We of Scholars for Israel and Palestine and the Alliance for Academic Freedom are committed to a different approach. We are convinced that in order to achieve a just and durable peace, it is not only possible but essential to be simultaneously pro-Israel, pro-Palestine, and pro-peace. Thus, we are committed to sustaining a democratic Jewish state of Israel and to promoting the establishment of a sustainable, independent, democratic state of Palestine.

Accordingly, we condemn Israel’s ever-deepening occupation of Palestinian lands and all Israeli policies that seek to make this occupation permanent and irreversible. We condemn Israel’s ongoing violations of both individual and collective rights of the Palestinian people, including injuries to their personal security, restrictions on their economic freedoms, and denial of their political self-determination.  We also condemn attacks on Israelis and all policies by Palestinians and others in the Arab world that reject or undermine the possibilities for peace and that seek to isolate and demonize Israel and Israelis.

In this spirit, we believe that the “anti-normalization” campaign is profoundly misguided, harmful, and counter-productive even from a pro-Palestinian perspective. Of course, deeply rooted political conflicts can never be resolved purely by dialogue and mutual understanding, and power asymmetries must always be acknowledged. But they must never be an excuse for demonization, dehumanization, or marginalization of others. Even antagonists need to understand and recognize each other if they hope to make peace eventually. “Anti-normalization” rhetoric and practice can only promote intensified polarization, mutual distrust, and permanent conflict. The same holds true for Israelis and supporters of Israel who have been unwilling to engage seriously with Palestinians and their supporters or with good-faith critics of Israeli policies.

Current BDS “anti-normalization” efforts are not really a new tactic, but are only the latest phase of a long-term approach spanning many decades. Ever since Israel’s founding, widespread and often intense opposition to “normalization” has been pursued, unevenly but persistently, by governments, organizations, and portions of civil society across the Arab world. From the start, the fundamental underlying motivation was a refusal to accept Israel’s existence and legitimacy. There are many good reasons to repudiate these efforts to indiscriminately isolate and demonize Israelis and supporters of Israel and to reject any engagement with them.  But for those who consider themselves supporters of Palestinian rights and aspirations, one reason by itself should be decisive: If the goal is to achieve justice and self-determination for the Palestinian people, this has proved to be a failed and deeply counter-productive strategy.

Indeed, Edward Said, a steadfast voice for the Palestinian cause, criticized Arab anti-“normalization” politics over a decade ago on precisely these grounds: “The ban on normalization lacks coherence since its reason for being, Israel’s oppression of the Palestinian people, hasn’t been alleviated by the campaign…. Complete anti-normalization is not an effective weapon for the powerless: its symbolic value is low, and its actual effect is passive and negative. …. That is why I believe we must try to penetrate the Israeli consciousness with everything at our disposal. Speaking or writing to Israeli audiences breaks their taboo. …. Zionism has tried to exclude non-Jews and we, by our unselective boycott of even the name Israel, have helped rather than hindered this.”

Today, an “anti-normalization” strategy that closes off discourse with all Israelis and supporters of Israel continues to be misguided, harmful, and self-defeating.  This approach:

  • Separates Palestinians and their supporters from those Israeli and Diaspora Jews who themselves seek to end Israeli occupation of Palestinian lands;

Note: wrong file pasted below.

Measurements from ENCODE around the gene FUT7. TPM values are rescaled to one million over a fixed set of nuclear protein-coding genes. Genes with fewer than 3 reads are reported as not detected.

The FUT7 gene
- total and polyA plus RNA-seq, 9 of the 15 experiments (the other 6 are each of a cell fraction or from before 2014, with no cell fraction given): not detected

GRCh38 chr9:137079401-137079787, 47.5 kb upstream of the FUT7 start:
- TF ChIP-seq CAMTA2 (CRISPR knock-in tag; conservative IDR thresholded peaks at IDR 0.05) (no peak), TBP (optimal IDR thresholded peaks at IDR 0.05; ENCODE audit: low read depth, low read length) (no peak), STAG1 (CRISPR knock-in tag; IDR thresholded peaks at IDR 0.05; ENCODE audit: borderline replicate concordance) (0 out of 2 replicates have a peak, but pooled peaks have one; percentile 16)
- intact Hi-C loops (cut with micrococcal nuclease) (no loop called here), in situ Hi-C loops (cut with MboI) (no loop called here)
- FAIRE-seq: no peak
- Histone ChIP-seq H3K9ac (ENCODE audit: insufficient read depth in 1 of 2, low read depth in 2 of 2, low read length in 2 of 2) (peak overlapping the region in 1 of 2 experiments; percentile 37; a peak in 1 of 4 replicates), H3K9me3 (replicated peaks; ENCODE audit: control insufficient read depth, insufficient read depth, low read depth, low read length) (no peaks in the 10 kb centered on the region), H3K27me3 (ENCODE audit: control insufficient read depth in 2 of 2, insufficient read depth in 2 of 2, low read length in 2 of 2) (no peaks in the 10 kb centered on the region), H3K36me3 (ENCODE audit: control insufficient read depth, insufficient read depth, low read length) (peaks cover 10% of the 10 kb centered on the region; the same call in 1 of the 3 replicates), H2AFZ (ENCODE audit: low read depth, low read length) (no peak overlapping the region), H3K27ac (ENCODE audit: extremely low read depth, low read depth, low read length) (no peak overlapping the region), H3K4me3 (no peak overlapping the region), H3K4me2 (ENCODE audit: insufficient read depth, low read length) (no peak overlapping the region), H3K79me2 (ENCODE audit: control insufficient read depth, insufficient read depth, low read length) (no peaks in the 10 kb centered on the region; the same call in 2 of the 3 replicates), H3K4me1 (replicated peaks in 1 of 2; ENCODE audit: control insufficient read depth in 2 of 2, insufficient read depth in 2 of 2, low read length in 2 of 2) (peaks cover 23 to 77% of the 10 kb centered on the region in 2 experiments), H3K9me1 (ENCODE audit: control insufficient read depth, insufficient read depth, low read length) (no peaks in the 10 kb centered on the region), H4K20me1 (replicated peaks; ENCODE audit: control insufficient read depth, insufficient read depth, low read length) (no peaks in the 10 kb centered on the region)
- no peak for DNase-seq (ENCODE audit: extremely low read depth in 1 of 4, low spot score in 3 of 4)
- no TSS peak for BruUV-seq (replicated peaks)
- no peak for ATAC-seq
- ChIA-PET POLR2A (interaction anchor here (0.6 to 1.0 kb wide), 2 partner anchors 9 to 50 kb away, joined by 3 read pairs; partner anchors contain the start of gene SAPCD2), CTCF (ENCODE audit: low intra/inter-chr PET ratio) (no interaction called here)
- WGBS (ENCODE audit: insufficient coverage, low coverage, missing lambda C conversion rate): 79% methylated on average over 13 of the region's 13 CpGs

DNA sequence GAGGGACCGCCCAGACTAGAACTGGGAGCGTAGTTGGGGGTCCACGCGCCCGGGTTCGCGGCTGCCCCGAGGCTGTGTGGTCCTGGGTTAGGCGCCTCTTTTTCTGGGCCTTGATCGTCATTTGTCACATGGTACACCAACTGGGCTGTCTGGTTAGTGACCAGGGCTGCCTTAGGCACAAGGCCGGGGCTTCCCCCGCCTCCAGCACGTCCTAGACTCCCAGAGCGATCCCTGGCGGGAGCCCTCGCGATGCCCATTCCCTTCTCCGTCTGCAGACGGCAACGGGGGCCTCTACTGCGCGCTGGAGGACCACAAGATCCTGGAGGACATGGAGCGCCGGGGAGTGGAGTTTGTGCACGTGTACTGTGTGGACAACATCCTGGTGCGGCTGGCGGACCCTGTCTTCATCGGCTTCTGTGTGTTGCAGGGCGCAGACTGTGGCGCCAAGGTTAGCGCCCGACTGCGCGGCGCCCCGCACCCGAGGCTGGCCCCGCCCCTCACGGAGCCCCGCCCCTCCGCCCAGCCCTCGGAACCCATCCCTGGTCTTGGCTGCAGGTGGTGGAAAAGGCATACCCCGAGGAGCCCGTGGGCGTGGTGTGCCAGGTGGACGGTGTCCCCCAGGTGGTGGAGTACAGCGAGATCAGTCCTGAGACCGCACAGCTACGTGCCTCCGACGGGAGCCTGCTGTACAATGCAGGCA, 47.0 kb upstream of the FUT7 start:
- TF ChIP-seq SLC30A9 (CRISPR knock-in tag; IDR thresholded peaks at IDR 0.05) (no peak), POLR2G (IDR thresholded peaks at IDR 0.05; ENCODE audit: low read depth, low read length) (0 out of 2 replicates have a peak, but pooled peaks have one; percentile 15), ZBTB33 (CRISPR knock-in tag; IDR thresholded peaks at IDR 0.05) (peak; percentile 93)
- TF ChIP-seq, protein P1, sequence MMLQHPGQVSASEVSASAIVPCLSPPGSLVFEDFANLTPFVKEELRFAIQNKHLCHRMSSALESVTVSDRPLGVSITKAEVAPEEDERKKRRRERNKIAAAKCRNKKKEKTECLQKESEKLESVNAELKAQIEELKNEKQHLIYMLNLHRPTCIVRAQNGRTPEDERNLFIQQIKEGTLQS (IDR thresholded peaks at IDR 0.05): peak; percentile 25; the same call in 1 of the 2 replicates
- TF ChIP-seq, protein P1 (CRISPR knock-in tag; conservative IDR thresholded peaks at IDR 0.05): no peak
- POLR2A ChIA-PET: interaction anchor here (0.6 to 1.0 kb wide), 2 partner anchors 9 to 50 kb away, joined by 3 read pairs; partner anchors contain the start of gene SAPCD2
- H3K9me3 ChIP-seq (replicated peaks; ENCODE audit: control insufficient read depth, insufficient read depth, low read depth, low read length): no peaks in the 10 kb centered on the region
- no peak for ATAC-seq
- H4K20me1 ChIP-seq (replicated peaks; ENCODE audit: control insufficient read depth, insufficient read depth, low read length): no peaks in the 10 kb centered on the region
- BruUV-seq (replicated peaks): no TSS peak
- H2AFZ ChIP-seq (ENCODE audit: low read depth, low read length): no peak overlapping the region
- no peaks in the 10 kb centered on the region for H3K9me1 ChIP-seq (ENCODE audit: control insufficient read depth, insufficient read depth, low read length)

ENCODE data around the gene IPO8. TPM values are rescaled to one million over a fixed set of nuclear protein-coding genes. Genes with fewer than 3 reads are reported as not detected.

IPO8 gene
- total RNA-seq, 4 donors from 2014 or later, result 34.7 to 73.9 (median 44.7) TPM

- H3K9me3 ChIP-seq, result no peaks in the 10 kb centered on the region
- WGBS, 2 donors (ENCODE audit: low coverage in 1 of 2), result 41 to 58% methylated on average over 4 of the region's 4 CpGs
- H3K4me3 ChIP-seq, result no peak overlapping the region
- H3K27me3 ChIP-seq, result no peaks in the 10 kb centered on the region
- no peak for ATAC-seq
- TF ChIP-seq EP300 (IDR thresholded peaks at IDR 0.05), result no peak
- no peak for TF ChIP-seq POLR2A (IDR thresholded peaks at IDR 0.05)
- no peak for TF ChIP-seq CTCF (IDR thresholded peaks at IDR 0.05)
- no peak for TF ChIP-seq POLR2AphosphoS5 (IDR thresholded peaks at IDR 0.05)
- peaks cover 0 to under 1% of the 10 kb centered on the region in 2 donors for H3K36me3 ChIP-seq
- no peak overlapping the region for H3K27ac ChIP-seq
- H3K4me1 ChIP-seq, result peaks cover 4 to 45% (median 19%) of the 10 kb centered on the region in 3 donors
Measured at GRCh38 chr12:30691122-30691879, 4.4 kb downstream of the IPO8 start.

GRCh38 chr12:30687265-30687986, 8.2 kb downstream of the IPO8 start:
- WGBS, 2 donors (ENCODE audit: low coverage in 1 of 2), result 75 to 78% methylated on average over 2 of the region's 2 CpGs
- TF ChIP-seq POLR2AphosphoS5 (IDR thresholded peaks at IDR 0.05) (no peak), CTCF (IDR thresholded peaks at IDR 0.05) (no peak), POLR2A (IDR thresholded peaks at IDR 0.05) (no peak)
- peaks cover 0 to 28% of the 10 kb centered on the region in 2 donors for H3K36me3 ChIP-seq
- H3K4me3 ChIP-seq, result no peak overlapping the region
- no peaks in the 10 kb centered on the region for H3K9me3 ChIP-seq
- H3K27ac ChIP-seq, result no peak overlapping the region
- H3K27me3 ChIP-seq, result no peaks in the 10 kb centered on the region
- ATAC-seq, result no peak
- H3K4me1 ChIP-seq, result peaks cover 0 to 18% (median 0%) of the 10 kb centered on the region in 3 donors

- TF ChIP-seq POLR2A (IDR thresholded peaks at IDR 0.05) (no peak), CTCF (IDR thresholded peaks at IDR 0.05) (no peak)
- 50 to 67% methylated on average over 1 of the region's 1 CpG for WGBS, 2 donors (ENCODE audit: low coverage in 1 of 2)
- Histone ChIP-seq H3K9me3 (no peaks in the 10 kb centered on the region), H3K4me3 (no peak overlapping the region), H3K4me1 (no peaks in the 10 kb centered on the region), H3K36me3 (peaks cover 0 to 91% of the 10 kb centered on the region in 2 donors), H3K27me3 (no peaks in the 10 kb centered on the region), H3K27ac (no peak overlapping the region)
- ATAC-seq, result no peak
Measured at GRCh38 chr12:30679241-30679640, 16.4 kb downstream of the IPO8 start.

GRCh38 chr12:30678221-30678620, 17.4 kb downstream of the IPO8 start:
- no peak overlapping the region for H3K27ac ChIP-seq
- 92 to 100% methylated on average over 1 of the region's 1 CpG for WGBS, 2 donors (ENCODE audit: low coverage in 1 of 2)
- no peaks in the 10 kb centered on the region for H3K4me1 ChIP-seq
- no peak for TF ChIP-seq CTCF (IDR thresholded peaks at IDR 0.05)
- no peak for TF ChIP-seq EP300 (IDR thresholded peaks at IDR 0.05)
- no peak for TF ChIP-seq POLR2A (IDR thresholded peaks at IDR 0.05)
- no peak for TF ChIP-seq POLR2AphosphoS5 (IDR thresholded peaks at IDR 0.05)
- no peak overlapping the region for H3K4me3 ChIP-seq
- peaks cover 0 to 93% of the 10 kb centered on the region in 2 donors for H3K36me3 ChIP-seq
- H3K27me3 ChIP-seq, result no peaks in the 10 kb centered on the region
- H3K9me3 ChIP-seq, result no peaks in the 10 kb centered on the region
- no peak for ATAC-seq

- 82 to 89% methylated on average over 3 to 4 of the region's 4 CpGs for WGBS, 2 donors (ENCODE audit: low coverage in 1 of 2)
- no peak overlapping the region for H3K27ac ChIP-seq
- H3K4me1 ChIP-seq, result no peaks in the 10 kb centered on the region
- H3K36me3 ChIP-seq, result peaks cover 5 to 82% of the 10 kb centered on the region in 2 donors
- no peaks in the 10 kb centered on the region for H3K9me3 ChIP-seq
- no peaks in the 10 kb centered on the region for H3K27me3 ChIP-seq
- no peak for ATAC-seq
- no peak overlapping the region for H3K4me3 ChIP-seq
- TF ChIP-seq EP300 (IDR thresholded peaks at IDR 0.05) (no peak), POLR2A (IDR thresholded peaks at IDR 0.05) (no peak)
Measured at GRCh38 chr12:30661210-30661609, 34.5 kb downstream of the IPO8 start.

• Deprives Palestinians of channels to highlight, to Israelis, the injuries and injustices of their lives under Israeli military rule;
  • Prevents Palestinians from building common cause with those who share their views and aspirations;
  • Provokes recriminations within Palestinian society, where political leaders and community activists accuse each other of acts of treason merely for advocating the Palestinian cause to Israelis and supporters of Israel and seeking allies among them;
  • Undermines the forces in Israeli society and among supporters of Israel seeking an end to the occupation and the establishment of an independent state of Palestine
  • Discourages cooperation with organizations and activities working to build up the kinds of mutual recognition, awareness, and understanding necessary for achieving genuine peace;
  • Promotes elements of ideological rigidity and exclusion in the movement for Palestinian rights that work against freedoms of thought and expression dear to democrats of all persuasions;
  • Threatens the principles of academic freedom and open intellectual exchange, stigmatizes and excludes groups of students on unfair and divisive grounds, and undercuts the process of learning and scholarship in colleges and universities.

We call upon Palestinians and their supporters throughout the world to reject these forms of “anti-normalization.” We call upon them to join forces with all those – including Israelis and Diaspora Jews – who seek an end to Israel’s occupation and the achievement of Palestinian national self-determination in the context of a just, secure, and durable peace.

This statement is endorsed by:

Scholars for Israel & Palestine (SIP)
Pro-Israel, Pro-Palestine, Pro-Peace
Scholars for Israel and Palestine comprises progressive academics who are pro-Israel, pro-Palestine, and pro-peace. We are committed to advancing a two-state solution to resolve the conflict between Israel and Palestine, bringing peace, justice and dignity to both sides.

Alliance for Academic Freedom (AAF)
The AAF consists of liberal and progressive scholars dedicated to combating academic boycotts and blacklists, defending freedom of expression and promoting empathy in the debate over Israelis and Palestinians.

Over 150 scholars and academics are currently involved with the SIP and/or the AAF including Michael Walzer, Todd Gitlin, Susannah Heschel.  For more information on these groups, including membership, principles and past statements, please go to: http://thirdnarrative.org/community/campus/sip/ http://thirdnarrative.org/community/campus/aaf/